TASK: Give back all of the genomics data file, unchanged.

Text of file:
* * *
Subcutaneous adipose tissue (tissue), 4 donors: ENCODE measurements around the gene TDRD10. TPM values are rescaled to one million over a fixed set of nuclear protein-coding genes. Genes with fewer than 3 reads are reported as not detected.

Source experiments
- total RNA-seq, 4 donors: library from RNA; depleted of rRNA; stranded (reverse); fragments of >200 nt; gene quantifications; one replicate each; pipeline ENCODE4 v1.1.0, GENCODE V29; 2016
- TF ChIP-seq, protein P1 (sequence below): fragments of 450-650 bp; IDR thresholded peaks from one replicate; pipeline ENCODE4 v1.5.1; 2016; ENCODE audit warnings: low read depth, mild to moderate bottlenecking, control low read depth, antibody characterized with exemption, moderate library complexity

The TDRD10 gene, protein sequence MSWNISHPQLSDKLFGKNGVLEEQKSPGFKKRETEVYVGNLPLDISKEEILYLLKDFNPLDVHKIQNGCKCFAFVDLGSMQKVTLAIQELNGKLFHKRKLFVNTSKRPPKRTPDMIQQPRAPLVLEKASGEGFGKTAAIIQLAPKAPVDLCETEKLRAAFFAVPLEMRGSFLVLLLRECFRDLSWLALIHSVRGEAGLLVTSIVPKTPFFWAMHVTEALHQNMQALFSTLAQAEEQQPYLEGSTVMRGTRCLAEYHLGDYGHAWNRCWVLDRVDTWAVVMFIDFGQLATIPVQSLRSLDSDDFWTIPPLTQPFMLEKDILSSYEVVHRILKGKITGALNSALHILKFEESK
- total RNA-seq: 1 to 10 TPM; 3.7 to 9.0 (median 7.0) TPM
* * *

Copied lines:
Subcutaneous adipose tissue (tissue), 4 donors: ENCODE measurements around the gene TDRD10. TPM values are rescaled to one million over a fixed set of nuclear protein-coding genes. Genes with fewer than 3 reads are reported as not detected.

Source experiments
- total RNA-seq, 4 donors: library from RNA; depleted of rRNA; stranded (reverse); fragments of >200 nt; gene quantifications; one replicate each; pipeline ENCODE4 v1.1.0, GENCODE V29; 2016
- TF ChIP-seq, protein P1 (sequence below): fragments of 450-650 bp; IDR thresholded peaks from one replicate; pipeline ENCODE4 v1.5.1; 2016; ENCODE audit warnings: low read depth, mild to moderate bottlenecking, control low read depth, antibody characterized with exemption, moderate library complexity

The TDRD10 gene, protein sequence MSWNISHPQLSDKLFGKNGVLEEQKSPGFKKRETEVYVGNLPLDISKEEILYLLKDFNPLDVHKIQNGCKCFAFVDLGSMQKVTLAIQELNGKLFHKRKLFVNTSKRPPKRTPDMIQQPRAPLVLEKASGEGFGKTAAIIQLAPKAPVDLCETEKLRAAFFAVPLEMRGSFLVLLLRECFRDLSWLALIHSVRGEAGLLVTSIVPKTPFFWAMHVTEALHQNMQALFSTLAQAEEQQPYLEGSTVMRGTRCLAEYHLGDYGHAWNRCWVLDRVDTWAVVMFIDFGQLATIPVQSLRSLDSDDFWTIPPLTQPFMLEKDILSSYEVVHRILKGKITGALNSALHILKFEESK
- total RNA-seq: 1 to 10 TPM; 3.7 to 9.0 (median 7.0) TPM